His hometown in southeastern China, Zhiangjiagang, has about 1.3 million people, plus skyscrapers and heavy vehicle, bicycle and pedestrian traffic.

“The environment here (is) very nice,” George said while he and the students were at the district’s school forest Friday. George looked up to the sky and said, “Very blue. Clouds very white. Not like China. Here, the air (is) fresh.”

Please read more here.

Palo Alto parents was more immersion (but teachers don’t)

July 18, 2015

Survey: Differing visions for world-language programs

Palo Alto students, parents and teachers weigh in on immersion versus traditional language instruction

• Read Entrepreneurial mom pairs Mandarin tutors with immersion students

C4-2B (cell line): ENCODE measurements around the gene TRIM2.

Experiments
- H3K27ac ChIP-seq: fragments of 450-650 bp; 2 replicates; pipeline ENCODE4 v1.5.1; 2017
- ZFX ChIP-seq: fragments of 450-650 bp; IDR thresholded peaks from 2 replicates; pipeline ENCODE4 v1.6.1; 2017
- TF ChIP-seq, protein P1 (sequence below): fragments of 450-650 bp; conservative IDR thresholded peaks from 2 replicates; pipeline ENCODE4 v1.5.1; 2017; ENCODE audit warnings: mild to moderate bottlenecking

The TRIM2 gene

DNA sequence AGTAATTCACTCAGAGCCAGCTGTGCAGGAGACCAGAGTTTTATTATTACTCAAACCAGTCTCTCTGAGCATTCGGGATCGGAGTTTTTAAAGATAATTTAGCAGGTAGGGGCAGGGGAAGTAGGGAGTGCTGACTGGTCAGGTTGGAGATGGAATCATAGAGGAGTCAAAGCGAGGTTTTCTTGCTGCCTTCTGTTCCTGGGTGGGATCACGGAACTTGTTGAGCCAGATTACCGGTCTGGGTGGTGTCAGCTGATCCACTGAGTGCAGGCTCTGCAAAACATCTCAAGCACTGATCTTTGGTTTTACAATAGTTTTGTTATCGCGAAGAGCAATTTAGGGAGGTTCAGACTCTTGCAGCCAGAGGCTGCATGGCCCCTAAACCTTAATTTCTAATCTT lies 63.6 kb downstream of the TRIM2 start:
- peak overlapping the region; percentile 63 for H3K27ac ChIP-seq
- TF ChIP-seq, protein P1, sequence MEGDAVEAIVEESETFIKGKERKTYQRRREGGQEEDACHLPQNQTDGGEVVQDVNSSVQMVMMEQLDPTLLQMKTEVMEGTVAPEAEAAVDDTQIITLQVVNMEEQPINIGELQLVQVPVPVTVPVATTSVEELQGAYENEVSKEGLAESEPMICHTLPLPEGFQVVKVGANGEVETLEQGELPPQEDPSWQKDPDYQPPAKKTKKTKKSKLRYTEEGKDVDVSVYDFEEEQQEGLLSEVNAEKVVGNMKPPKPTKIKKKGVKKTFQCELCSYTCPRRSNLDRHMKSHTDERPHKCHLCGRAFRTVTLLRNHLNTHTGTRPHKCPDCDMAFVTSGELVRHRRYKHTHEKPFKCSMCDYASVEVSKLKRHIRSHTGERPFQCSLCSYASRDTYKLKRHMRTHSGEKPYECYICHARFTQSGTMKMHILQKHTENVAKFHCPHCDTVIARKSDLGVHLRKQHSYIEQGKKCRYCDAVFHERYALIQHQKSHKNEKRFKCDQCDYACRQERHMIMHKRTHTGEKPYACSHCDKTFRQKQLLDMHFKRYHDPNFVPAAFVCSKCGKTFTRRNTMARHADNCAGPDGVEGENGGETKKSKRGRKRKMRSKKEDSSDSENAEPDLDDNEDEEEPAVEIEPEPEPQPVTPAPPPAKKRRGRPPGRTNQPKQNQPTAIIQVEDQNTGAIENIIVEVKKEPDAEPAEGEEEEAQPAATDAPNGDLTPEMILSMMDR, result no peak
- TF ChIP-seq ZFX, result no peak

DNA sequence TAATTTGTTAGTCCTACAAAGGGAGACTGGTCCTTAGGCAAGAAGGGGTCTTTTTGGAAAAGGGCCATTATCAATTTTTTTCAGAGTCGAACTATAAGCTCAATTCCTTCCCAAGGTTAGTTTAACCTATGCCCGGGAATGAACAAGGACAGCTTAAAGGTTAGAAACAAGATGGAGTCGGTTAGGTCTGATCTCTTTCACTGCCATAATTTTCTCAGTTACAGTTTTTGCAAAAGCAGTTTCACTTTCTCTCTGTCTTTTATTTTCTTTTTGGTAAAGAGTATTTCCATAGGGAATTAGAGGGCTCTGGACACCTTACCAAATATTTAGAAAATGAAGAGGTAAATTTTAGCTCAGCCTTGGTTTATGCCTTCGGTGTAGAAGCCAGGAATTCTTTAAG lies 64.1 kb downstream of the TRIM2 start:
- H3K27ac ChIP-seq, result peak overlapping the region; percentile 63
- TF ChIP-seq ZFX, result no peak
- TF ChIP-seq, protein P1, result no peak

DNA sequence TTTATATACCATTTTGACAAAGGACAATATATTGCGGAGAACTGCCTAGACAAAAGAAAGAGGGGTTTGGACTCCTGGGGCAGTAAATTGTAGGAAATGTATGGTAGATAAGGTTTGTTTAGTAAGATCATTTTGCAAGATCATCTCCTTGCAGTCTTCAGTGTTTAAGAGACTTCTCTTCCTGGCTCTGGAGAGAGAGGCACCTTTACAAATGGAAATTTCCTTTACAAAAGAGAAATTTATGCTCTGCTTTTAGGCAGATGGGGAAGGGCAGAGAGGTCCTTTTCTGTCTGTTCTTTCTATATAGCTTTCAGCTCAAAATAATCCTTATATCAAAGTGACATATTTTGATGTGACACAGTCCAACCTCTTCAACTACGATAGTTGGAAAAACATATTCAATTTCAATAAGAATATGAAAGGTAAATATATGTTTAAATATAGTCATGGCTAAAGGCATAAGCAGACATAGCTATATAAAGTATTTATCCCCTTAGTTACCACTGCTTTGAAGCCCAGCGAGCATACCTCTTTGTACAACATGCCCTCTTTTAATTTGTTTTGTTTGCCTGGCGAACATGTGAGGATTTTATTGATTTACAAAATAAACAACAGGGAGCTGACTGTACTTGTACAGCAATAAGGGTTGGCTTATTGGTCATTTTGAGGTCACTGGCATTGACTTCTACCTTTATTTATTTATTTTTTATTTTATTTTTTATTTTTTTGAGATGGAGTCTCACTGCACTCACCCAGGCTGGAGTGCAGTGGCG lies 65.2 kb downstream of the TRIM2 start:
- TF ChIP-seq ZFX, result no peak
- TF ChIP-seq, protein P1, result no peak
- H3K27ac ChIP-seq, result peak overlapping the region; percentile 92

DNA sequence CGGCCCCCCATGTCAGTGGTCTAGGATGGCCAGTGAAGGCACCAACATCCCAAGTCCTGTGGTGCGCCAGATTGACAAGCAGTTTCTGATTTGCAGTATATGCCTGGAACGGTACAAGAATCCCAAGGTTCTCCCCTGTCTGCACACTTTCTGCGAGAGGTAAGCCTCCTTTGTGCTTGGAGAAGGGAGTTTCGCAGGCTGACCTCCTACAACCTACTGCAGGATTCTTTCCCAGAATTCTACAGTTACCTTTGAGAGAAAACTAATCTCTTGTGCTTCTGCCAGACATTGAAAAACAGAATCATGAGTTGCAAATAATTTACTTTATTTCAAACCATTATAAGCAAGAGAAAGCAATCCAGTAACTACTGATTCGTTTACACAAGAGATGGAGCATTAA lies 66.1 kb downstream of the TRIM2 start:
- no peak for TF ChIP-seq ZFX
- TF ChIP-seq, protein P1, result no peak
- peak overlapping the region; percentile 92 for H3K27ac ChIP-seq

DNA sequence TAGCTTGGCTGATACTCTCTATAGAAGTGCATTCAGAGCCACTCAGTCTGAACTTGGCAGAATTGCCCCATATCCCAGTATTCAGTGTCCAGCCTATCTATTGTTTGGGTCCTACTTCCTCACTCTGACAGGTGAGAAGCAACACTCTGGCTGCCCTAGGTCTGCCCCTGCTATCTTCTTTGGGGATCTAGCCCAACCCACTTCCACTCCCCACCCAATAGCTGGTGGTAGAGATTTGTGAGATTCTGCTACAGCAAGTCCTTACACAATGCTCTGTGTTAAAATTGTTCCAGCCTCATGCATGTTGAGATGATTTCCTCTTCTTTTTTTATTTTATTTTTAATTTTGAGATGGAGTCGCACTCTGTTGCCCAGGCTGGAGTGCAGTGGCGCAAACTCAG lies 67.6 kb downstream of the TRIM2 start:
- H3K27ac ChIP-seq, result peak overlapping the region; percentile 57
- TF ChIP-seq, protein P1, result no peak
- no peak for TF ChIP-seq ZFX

• Read Palo Alto students, teachers give mixed opinions on foreign-language education

As the Palo Alto school district likely faces a debate in the new school year over the future of its world-language programs, new survey data offers insight into how students, teachers and parents overlap and differ on the subject.

While Palo Alto parents and teachers are supportive of bringing traditional, non-immersion foreign language instruction into the district’s 13 elementary schools, students would prefer additional immersion programs in new languages, according to just-released surveys conducted by Hanover Research Group, a firm the district commissioned this year to evaluate its K-12 world-language programs.

Hanover polled 2,657 high school students; 2,780 parents, mostly of elementary school students; 166 high school teachers and administrators and 371 elementary and middle school teachers and administrators. Each group received a survey tailored to relevant experiences and interests, though many surveys had overlapping questions.